Question: Why are men more likely to get the End of Summer Blues?

Dr. Timothy Sharp: Men might be more affected because their happiness is often more dependent on experiences (such as outdoor sports or going to the beach) whereas women might generate more of their positive emotion from interpersonal interactions which could be less affected by season or weather.

Question: How important is exercise to a happier person?

Dr. Timothy Sharp: Exercise is proven to release endorphins and make us feel happier so staying active is a great way to help lift your mood.

Question: What are your top tips for beating end of summer blues?

Dr. Timothy Sharp:
Stay Active
Make plans to stay active (colder weather need not lead to hibernation and inactivity) – develop a list of fun and pleasurable activities that can be carried out indoors and outdoors so regardless of the weather, you're still engaging in healthy activity.

Stay Social
Be sure to stay socially busy. Staying connected and interacting with others is one of the most powerful contributors to happiness and wellbeing. Schedule regular catch ups with a variety of friends; planning ahead increases the chances it'll happen!

Staying fit is one of the most effective stress busters and mood enhancers available. There are so many ways to stay fit and healthy and they don't have to involve running or biking or going to the gym (although these are pretty good activities!). Regardless of the weather you can always do a home program including good old fashioned elements like push-ups, situps, burpees and squats, none of which require any equipment.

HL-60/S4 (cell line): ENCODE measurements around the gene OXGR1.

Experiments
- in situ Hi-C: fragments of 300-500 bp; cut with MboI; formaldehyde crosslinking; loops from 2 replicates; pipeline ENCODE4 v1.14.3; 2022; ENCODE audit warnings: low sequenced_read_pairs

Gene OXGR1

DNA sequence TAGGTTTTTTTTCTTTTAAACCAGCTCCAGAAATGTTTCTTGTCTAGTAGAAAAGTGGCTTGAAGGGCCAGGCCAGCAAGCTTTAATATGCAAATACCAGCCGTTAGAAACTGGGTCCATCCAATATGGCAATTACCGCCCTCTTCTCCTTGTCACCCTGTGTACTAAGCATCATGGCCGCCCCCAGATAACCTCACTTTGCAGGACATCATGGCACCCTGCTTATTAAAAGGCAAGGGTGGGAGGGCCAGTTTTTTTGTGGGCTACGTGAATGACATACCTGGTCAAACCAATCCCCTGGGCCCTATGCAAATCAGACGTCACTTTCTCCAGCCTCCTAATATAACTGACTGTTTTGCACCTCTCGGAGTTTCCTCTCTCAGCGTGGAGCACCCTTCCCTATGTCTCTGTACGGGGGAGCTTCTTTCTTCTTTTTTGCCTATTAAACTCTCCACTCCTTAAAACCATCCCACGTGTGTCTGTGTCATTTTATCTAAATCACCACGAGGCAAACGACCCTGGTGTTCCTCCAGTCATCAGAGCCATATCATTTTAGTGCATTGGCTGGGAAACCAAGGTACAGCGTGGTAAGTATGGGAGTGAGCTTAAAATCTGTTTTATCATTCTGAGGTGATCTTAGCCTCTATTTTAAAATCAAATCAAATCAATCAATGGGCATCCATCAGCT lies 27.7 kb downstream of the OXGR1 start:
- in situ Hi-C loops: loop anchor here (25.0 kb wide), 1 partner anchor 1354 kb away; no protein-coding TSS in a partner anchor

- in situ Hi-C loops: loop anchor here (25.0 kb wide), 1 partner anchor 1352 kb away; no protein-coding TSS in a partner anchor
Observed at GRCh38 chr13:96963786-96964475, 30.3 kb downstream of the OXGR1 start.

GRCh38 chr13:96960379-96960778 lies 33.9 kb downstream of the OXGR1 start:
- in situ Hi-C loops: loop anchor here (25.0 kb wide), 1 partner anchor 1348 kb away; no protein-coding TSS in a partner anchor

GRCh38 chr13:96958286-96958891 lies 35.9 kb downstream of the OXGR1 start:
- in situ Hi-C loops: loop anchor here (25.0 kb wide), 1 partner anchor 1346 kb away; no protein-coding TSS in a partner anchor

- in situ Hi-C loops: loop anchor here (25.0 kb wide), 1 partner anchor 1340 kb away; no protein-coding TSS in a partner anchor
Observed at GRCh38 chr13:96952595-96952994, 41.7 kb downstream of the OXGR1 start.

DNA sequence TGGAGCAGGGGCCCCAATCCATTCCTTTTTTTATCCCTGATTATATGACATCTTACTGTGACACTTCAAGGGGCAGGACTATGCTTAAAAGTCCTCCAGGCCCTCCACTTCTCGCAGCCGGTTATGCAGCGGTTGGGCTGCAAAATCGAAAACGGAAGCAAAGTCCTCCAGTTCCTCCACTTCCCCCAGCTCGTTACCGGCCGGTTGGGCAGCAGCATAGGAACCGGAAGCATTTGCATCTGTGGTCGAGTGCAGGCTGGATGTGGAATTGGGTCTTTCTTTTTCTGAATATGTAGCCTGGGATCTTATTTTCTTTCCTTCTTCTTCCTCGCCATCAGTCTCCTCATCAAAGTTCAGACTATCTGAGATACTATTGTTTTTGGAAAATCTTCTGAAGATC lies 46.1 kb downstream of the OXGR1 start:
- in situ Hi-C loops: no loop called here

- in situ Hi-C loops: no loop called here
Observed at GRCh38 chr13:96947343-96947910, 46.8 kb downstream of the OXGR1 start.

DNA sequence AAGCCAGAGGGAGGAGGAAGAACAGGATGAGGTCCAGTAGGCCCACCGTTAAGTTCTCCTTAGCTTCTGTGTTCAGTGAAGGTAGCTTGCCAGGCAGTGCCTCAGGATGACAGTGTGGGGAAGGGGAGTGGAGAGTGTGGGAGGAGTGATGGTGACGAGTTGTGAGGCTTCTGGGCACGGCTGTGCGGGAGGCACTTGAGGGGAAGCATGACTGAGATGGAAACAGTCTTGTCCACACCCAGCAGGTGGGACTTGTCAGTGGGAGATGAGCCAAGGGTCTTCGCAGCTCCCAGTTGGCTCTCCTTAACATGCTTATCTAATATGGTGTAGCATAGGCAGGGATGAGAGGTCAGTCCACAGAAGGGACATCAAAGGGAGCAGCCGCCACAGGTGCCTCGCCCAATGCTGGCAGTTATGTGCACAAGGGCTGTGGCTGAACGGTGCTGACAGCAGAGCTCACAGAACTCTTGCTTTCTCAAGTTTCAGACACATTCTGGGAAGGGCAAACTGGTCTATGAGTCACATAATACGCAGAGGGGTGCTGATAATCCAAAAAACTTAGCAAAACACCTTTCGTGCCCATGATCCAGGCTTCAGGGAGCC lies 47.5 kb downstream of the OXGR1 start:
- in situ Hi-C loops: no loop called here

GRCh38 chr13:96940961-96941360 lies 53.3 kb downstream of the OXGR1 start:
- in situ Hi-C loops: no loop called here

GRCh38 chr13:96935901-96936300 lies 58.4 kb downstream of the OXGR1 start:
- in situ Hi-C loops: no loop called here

Positively reminisce
Remembering, positively, the good summer times need not be a depressing activity but can, if done right, enhance happiness and positivity. Flip back through a photo album, your Facebook feed, or your journal and spend a few minutes focusing on some of the great experiences you enjoyed during summer.

Plan your next holiday
Science shows that the anticipation of joy and pleasure is just as beneficial as the actual holiday itself – so head down to your local travel agent and grab some brochures or just start searching online and enjoy the happiness that comes from looking forward to something great that's going to occur in the near future.

Get some sun
We're lucky, here in Australia, to still enjoy plenty of sunshine during the winter months. Vitamin D has numerous benefits that include improved mood, lower blood pressure, and even reduce risk of certain illnesses – all you need is approx. 10-20 minutes each day. Don't forget your sunscreen though!

Try something new
One of the risks we want to avoid is falling into a rut of repetitiveness and boredom. So plan to start/learn something new in the cooler months. If you are going to spend more time indoors then use the time to learn that hobby you've always wanted to learn!

Eat happy foods
It's hard to be happy if you're sick and tired all the time so nutrition, which is obviously vitally important for our health and wellbeing, is also important for our happiness. To keep it simple, just remember to eat mostly 'real" (unprocessed) food, mostly plant based, and not too much of it.

Protect yourself from the dreaded cold and flu
Feeling sick is never a good feeling and almost certain to result in a mood drop, so ensure you take adequate precautions in the lead up to winter (e.g. consider getting a flu vaccine) and do all you can to stay fit and healthy.

Sleep is key
Ensuring you get enough good quality sleep is a crucial component of keeping your energy levels and wellbeing at their very best. So prioritise sleep, get to bed nice and early, and address any issues that might disturb your slumber (e.g. stress and worry).

Interview by Brooke Hunter